Big Bone Lick State Park

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Big Bone Lick State Park
Big Bone Lick State Park is located in Kentucky
Big Bone Lick State Park
Location in Kentucky
Big Bone Lick State Park is located in the United States
Big Bone Lick State Park
Big Bone Lick State Park (the United States)
TypeKentucky state park
LocationBoone County, Kentucky
Nearest cityUnion, Kentucky
Coordinates38°53′13″N 84°44′52″W / 38.88694°N 84.74778°W / 38.88694; -84.74778Coordinates: 38°53′13″N 84°44′52″W / 38.88694°N 84.74778°W / 38.88694; -84.74778
Area525 acres (212 ha) [1]
Elevation469 feet (143 m) [2]
Created1960 [1][3]
Operated byKentucky Department of Parks
NRHP reference No.72001585 [4]
Added to NRHPJune 13, 1972

Big Bone Lick State Park is located at Big Bone in Boone County, Kentucky. The name of the park comes from the Pleistocene megafauna fossils found there.[5] Mammoths are believed to have been drawn to this location by a salt lick deposited around the sulfur springs.[6] Other animals including forms of bison, caribou, deer, elk, horse, mastodon, moose, musk ox, peccary, ground sloths, wolves, black bears, stag moose, saber-toothed cats, and possibly tapir[7] also grazed the vegetation and salty earth around the springs that the animals relied on for their diet.[8][9] One mastodon bone was unearthed here with a noticeable cut mark on it, implying that the Clovis people lived in the area thousands of years ago.[10] The area near the springs was very soft and marshy causing many animals to become stuck with no way to escape.[1] It bills itself as "the birthplace of American paleontology", a term which dates from the 1807 expedition by William Clark undertaken at the direction of President Thomas Jefferson.[11] In Nicholas Cresswell's journal, dated 1774 to 1777, he records a visit in 1775 to what was then called "Elephant Bone Lick." In this account, Cresswell describes finding several bones of "prodigious size", as well as tusk fragments, and teeth—one weighing approximately 10 pounds. While he assumed the bones were from ancient elephants, the local native traditions claimed the bones to be those of white buffaloes that had been poisoned by the salty water.[12]

In 2002, the National Park Service designated Big Bone Lick State Park as an official Lewis and Clark Heritage Trail Site.[13] The park was also listed in 1972 on the National Register of Historic Places and was further listed as a National Natural Landmark in February 2009.

Activities and amenities[edit]

The visitors center (opened 2004) features indoor and outdoor exhibits of fossils, American art, and a 1,000 pound mastodon skull as well as a gift shop.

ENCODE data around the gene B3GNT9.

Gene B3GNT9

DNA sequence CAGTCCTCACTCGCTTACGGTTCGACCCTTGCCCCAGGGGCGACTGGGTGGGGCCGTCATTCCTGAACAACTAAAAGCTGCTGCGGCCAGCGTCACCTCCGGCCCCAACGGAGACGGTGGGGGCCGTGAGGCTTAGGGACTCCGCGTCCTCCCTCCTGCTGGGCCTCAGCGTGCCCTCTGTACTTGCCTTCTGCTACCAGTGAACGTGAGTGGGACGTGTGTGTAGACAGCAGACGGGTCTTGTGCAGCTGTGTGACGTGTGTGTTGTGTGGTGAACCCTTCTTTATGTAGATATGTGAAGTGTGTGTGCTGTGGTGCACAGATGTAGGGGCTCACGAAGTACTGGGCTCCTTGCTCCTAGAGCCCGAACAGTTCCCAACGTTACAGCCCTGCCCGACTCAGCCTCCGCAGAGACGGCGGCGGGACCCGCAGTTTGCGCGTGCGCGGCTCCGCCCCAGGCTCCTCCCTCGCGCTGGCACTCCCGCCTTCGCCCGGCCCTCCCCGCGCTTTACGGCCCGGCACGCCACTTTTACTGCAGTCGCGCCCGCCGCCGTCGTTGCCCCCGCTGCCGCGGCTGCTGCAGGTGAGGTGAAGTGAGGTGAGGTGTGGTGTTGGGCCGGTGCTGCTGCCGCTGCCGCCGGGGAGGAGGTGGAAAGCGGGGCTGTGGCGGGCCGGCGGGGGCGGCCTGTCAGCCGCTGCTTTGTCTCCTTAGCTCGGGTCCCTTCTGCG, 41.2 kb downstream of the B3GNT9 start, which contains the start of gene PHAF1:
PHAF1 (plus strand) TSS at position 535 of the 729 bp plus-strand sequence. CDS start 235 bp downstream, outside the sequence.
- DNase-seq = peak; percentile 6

The park features several nature trails, including a Discovery Trail that includes a boardwalk around a marsh bog diorama with recreations of a woolly mammoth, a mastodon, a ground sloth, bison, and scavengers feeding on carcasses and skeletal remains. The Discovery Trail winds through several habitats, including grassland, wetland and savanna, and is accessible to the physically challenged.

A small bison herd is also maintained on-site.

The park has picnicking facilities and a 62-site campground.


  1. ^ a b c "History". Big Bone Lick State Historic Site. Kentucky Department of Parks. Retrieved March 17, 2014.
  2. ^ "Big Bone Lick State Park". Geographic Names Information System. United States Geological Survey, United States Department of the Interior.
  3. ^ Kleber, John E., ed. (1992). "Big Bone Lick". The Kentucky Encyclopedia. Associate editors: Thomas D. Clark, Lowell H. Harrison, and James C. Klotter. Lexington, Kentucky: The University Press of Kentucky. ISBN 0-8131-1772-0.
  4. ^ "National Register Information System". National Register of Historic Places. National Park Service. July 9, 2010.
  5. ^ "Big Bone Lick State Park - Ice Age Mammoths of Kentucky - The Birthplace of American Paleontology". Retrieved 2022-01-08.
  6. ^ Hunter, David (October 1, 2003). Shifra Stein's Day Trips from Cincinnati: Getaways Less Than Two Hours Away. Globe Pequot. p. 138. ISBN 9780762727490. Retrieved 2013-04-25.
  7. ^ "Quaternary Period". Kentucky Geological Survey. University of Kentucky. Retrieved March 17, 2014.
  8. ^ "Mammalia, Fossils, Kentucky Geological Survey, University of Kentucky". Retrieved 2022-01-08.
  9. ^ "Big Bone Lick and Benjamin Frankin and Thomas Jefferson". Retrieved 2022-01-08.
  10. ^ Tankersley, Kenneth B.; Waters, Michael R.; Stafford, Thomas W. (July 2009). "Clovis and the American Mastodon at Big Bone Lick, Kentucky". American Antiquity. 74 (3): 558–567. doi:10.1017/s0002731600048757. ISSN 0002-7316.
  11. ^ Vaccariello, Linda (November 2009). "And On the Sixth Day, God Created Paleontologists". Cincinnati Magazine. p. 86. Retrieved 2013-05-18.
  12. ^ MacVeagh, L. (1924) The Journal of Nicholas Cresswell 1774–1777, New York, p. 88.
  13. ^ David Wecker (2002-10-19). "Big Bone Lick: Books, awards and festival give pride of Boone County its due". The Kentucky Post. E. W. Scripps Company. Archived from the original on 2006-05-11. Retrieved 2007-02-05.

External links[edit]